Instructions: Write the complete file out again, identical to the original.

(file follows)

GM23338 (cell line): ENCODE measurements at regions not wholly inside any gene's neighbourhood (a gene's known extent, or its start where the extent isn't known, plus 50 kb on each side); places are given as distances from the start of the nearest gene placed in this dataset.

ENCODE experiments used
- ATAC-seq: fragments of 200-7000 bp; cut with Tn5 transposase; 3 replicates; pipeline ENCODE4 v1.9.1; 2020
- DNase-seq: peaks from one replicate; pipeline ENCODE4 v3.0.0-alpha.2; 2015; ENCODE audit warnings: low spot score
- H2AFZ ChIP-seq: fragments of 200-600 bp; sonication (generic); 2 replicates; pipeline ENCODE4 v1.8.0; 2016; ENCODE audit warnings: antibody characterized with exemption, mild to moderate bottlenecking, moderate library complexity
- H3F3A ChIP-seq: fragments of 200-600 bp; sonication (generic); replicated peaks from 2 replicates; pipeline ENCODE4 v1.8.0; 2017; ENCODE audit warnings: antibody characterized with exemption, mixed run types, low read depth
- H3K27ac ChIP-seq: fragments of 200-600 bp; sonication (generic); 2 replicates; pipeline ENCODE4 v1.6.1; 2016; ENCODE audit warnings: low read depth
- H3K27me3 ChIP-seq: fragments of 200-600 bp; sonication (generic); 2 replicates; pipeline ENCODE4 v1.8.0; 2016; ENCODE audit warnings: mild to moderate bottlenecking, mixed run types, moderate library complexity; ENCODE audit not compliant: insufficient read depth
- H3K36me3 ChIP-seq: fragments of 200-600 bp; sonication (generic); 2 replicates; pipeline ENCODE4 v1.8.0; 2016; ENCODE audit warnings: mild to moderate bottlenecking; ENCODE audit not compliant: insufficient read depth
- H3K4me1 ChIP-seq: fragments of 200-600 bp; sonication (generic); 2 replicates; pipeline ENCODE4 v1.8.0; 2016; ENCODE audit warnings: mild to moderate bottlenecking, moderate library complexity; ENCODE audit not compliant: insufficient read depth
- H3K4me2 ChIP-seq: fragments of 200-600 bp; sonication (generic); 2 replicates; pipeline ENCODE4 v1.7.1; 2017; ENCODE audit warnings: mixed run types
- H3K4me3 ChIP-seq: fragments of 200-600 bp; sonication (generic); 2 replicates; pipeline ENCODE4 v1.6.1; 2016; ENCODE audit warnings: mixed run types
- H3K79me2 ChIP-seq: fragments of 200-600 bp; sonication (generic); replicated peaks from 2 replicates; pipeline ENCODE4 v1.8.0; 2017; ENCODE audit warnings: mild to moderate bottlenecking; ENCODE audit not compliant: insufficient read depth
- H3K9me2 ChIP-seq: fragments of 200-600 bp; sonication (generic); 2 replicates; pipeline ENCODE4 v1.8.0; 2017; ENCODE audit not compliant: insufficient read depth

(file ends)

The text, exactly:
GM23338 (cell line): ENCODE measurements at regions not wholly inside any gene's neighbourhood (a gene's known extent, or its start where the extent isn't known, plus 50 kb on each side); places are given as distances from the start of the nearest gene placed in this dataset.

ENCODE experiments used
- ATAC-seq: fragments of 200-7000 bp; cut with Tn5 transposase; 3 replicates; pipeline ENCODE4 v1.9.1; 2020
- DNase-seq: peaks from one replicate; pipeline ENCODE4 v3.0.0-alpha.2; 2015; ENCODE audit warnings: low spot score
- H2AFZ ChIP-seq: fragments of 200-600 bp; sonication (generic); 2 replicates; pipeline ENCODE4 v1.8.0; 2016; ENCODE audit warnings: antibody characterized with exemption, mild to moderate bottlenecking, moderate library complexity
- H3F3A ChIP-seq: fragments of 200-600 bp; sonication (generic); replicated peaks from 2 replicates; pipeline ENCODE4 v1.8.0; 2017; ENCODE audit warnings: antibody characterized with exemption, mixed run types, low read depth
- H3K27ac ChIP-seq: fragments of 200-600 bp; sonication (generic); 2 replicates; pipeline ENCODE4 v1.6.1; 2016; ENCODE audit warnings: low read depth
- H3K27me3 ChIP-seq: fragments of 200-600 bp; sonication (generic); 2 replicates; pipeline ENCODE4 v1.8.0; 2016; ENCODE audit warnings: mild to moderate bottlenecking, mixed run types, moderate library complexity; ENCODE audit not compliant: insufficient read depth
- H3K36me3 ChIP-seq: fragments of 200-600 bp; sonication (generic); 2 replicates; pipeline ENCODE4 v1.8.0; 2016; ENCODE audit warnings: mild to moderate bottlenecking; ENCODE audit not compliant: insufficient read depth
- H3K4me1 ChIP-seq: fragments of 200-600 bp; sonication (generic); 2 replicates; pipeline ENCODE4 v1.8.0; 2016; ENCODE audit warnings: mild to moderate bottlenecking, moderate library complexity; ENCODE audit not compliant: insufficient read depth
- H3K4me2 ChIP-seq: fragments of 200-600 bp; sonication (generic); 2 replicates; pipeline ENCODE4 v1.7.1; 2017; ENCODE audit warnings: mixed run types
- H3K4me3 ChIP-seq: fragments of 200-600 bp; sonication (generic); 2 replicates; pipeline ENCODE4 v1.6.1; 2016; ENCODE audit warnings: mixed run types
- H3K79me2 ChIP-seq: fragments of 200-600 bp; sonication (generic); replicated peaks from 2 replicates; pipeline ENCODE4 v1.8.0; 2017; ENCODE audit warnings: mild to moderate bottlenecking; ENCODE audit not compliant: insufficient read depth
- H3K9me2 ChIP-seq: fragments of 200-600 bp; sonication (generic); 2 replicates; pipeline ENCODE4 v1.8.0; 2017; ENCODE audit not compliant: insufficient read depth